Gardening tool manufacturers offer scores of different implements that are designed to overcome various physical limitations, from tools with curved grips to reduce hand and wrist strain to those with long handles to extend your reach if you’re gardening from a standing or seated position. Before you buy a tool, Gattone recommends, take it out of the packaging and hold it in your hand to see whether it’s comfortable for you. It’s also possible to modify standard tools by, say, taping them to broomsticks or wrapping pipe insulation around a grip to make it bigger and less likely to slip out of your hand.​

3. Treat gardening like it’s a workout

​If you don’t like going to a gym or pool, gardening can be a good way to get some exercise in the outdoors, experts say. But it’s sufficiently strenuous that you need to be careful to avoid overuse injuries and overexertion. Gattone recommends doing a short warmup before gardening. “Stretching or yoga, tai chi, or even just turn on some music and dance to rock ’n’ roll for a five minutes,” she says. Additionally, she’s a believer in what she calls the 20-20-20 rule: “Don’t do a chore for more than 20 minutes at a time,” she says. That might mean raking for 20 minutes, then kneeling down (if you’re able) to tend to a plant, then standing again to prune a flowering shrub. Changing positions and limiting repetitive motions is key. And keep your gardening sessions to a length you can handle comfortably. Patterson recommends setting a timer, so that you don’t get carried away and end up sore for several days.​


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4. Eliminate safety hazards​

​Gattone says that older gardeners need to be wary of slip-and-fall risks, starting with the back-porch stairs they walk down to get to the garden. “Make sure you’ve got handrails, or eliminate the stairs and put in a ramp,” she says. Also be wary about pathways lined with gravel or with paving stones that aren’t solidly anchored. Gattone says that installing a well-designed brick surface, concrete or interlocking pavers is a safer option. It’s also good to keep your phone in your back pocket, in case you do take a fall or your back suddenly stiffens up and you need assistance. Pomidor suggests wearing a carpenter’s apron with plenty of pockets for stashing your gardening tools, so that you don’t lose your balance and fall while picking them up.​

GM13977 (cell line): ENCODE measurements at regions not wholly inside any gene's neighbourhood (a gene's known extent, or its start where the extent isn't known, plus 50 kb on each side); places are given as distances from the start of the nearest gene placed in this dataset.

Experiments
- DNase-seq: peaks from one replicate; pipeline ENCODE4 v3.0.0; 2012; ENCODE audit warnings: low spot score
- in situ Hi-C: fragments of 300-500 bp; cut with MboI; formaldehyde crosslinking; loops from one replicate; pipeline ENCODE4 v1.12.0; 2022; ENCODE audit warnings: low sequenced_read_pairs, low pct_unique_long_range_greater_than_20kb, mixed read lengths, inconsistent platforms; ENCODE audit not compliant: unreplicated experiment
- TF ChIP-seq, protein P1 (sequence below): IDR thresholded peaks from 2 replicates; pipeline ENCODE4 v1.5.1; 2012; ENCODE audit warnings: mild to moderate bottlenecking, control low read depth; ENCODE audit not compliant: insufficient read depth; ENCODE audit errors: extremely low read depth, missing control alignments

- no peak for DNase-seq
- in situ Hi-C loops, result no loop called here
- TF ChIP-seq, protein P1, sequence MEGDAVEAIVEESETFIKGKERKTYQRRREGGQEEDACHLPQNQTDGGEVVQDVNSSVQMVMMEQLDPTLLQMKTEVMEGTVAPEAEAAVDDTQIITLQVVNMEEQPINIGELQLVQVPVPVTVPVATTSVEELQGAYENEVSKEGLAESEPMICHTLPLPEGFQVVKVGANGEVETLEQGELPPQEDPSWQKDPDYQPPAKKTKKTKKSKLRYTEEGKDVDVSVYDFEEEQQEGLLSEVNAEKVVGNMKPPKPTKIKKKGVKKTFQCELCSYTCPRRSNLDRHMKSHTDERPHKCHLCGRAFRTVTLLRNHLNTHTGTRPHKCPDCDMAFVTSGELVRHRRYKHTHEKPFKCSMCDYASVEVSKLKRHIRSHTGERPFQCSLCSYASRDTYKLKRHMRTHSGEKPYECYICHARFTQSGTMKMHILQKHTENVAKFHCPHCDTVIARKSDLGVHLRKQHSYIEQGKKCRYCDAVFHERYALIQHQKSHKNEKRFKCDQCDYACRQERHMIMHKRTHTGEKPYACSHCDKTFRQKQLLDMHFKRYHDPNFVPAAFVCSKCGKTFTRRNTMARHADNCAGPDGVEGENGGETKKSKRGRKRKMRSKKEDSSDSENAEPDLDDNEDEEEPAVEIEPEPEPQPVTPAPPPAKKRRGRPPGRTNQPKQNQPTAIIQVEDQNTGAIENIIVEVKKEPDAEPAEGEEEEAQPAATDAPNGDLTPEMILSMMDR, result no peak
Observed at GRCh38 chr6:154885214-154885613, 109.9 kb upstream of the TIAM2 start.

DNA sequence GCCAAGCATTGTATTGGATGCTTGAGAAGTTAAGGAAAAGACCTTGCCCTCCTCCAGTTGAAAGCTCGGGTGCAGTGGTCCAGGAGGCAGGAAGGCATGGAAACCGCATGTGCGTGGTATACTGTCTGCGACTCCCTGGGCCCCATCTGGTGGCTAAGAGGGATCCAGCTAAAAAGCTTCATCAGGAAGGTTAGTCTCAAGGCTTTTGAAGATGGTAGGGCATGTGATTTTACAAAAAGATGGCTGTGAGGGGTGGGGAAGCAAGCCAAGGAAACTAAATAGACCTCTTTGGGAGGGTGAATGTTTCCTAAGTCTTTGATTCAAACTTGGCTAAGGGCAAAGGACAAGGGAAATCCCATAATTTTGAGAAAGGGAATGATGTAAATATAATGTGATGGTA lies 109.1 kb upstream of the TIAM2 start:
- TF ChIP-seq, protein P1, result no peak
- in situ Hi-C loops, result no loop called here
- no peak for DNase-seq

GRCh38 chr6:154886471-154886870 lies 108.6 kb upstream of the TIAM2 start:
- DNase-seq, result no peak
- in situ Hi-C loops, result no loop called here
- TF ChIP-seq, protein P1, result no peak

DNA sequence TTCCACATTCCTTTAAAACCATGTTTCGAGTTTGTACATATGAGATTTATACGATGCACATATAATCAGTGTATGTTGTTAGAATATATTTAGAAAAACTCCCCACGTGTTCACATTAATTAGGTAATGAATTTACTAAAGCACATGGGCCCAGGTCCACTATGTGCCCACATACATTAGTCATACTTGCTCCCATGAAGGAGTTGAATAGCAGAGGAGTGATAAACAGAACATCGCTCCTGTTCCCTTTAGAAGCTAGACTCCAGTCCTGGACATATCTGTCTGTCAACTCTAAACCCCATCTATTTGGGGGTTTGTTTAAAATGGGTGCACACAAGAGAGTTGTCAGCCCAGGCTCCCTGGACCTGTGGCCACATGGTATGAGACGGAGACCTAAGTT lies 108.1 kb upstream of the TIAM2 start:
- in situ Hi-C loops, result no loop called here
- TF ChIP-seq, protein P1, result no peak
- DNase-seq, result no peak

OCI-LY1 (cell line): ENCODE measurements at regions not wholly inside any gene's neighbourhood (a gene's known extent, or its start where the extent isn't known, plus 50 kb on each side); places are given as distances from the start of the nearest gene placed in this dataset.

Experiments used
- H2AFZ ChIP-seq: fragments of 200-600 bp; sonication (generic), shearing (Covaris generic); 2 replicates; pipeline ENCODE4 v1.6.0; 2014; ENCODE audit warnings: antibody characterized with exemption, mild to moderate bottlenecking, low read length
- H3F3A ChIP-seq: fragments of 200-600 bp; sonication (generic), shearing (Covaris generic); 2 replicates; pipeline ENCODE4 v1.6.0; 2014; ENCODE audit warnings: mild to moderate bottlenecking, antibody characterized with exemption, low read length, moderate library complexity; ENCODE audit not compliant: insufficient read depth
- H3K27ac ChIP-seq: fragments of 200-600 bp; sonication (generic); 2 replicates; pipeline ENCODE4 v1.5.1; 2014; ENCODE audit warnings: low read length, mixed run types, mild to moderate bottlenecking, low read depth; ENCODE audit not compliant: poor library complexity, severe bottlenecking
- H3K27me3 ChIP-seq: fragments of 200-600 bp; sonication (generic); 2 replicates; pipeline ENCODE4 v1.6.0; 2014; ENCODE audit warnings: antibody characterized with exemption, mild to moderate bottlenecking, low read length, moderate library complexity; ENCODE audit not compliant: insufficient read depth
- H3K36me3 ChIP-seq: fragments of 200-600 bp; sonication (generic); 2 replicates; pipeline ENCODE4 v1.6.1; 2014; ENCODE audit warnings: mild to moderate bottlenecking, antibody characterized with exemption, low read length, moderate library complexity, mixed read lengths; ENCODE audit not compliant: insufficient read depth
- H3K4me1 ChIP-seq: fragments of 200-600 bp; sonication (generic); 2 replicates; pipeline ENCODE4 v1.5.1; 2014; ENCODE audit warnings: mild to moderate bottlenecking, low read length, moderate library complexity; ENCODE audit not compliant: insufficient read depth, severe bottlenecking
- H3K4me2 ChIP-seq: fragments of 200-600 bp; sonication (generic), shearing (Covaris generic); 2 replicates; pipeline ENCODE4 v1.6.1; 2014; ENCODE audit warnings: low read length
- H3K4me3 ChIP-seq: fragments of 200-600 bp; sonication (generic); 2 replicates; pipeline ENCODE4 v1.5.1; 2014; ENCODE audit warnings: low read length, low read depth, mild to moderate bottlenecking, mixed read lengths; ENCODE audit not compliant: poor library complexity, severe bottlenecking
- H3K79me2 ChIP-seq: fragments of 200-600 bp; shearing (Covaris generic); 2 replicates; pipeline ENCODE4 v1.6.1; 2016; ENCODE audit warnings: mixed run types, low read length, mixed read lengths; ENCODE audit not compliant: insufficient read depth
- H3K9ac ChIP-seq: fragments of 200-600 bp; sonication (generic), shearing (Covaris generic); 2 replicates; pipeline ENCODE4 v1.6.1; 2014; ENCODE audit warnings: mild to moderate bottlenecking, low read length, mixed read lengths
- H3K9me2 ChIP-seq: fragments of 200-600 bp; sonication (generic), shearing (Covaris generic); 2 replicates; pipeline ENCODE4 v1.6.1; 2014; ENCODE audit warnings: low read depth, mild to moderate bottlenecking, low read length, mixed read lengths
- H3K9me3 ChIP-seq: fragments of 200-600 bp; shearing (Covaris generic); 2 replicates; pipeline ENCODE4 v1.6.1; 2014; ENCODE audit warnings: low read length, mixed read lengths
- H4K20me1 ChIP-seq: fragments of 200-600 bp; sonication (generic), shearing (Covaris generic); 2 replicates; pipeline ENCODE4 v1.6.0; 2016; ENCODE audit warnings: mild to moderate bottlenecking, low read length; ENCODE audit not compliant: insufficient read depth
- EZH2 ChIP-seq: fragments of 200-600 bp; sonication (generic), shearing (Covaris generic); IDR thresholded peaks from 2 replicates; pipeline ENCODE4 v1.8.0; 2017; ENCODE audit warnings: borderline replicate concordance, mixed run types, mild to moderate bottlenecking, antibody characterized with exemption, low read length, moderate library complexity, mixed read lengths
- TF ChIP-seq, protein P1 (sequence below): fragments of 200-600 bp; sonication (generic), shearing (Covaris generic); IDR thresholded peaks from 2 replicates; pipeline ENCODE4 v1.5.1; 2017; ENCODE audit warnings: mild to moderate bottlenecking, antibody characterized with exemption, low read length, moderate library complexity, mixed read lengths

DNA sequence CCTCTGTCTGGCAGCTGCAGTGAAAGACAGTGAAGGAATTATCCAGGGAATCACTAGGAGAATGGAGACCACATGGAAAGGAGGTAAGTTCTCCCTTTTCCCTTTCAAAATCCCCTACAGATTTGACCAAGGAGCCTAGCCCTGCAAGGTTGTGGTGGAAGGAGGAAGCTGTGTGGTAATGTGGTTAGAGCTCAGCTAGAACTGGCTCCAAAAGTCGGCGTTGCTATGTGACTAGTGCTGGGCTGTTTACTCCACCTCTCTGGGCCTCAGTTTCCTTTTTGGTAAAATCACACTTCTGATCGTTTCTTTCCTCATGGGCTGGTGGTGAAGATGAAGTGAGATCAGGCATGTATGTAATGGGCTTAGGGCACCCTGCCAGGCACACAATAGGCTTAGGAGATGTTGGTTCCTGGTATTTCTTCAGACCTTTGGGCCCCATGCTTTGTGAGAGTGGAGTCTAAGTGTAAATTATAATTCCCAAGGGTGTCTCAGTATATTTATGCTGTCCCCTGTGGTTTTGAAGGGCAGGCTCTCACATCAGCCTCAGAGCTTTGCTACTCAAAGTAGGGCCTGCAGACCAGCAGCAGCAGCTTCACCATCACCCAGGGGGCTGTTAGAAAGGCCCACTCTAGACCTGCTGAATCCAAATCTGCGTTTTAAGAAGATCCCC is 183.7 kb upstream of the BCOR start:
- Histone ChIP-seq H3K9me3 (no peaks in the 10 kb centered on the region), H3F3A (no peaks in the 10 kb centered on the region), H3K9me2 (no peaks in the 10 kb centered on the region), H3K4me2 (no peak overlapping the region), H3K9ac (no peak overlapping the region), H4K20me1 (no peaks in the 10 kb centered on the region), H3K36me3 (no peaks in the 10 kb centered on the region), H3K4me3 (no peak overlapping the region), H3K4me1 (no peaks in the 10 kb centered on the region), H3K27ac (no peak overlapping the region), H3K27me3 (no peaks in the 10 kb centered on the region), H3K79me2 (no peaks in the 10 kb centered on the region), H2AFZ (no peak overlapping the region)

​5. Choose the right things to grow​

​While you can have fun growing flowers and shrubs, cultivating healthy vegetables and fruit is a way to improve your diet and maybe even save a few bucks at the grocery store. If you’re a novice gardener and looking for something that’s relatively easy to grow and also nutritionally beneficial, Gattone recommends salad greens and lettuce. “You just put them in the ground,” she says. “As you take the leaves, they grow even more.” Strawberries, blueberries, spinach and chard are other good, nutritious choices, she says. Patterson recommends cabbage, kale, snap peas and smaller varieties of tomatoes, which can easily be put in a bag and tossed in the freezer for future use. She notes that it’s important to grow vegetables that are suited for whatever region and climate you’re in. “If you’re in Georgia, you’re not going to be growing the same things that we’re doing here in Oregon,” she says. “You’ll be growing black-eyed peas and okra and things like that.”​​

The important thing, though, is to get out in the backyard and enjoy the pleasures of gardening. “It gives people something to look forward to each day,” Pomidor says. “Eventually, they can have a product of their labors that they can be proud of, or share. It’s a great activity for daily engagement, an interest that leads you to get outside of yourself.”​

Patrick J. Kiger is a contributing writer for AARP. He has written for a wide variety of publications, including the Los Angeles Times Magazine, GQ, Mother Jones, and websites of the Discovery Channel and National Geographic.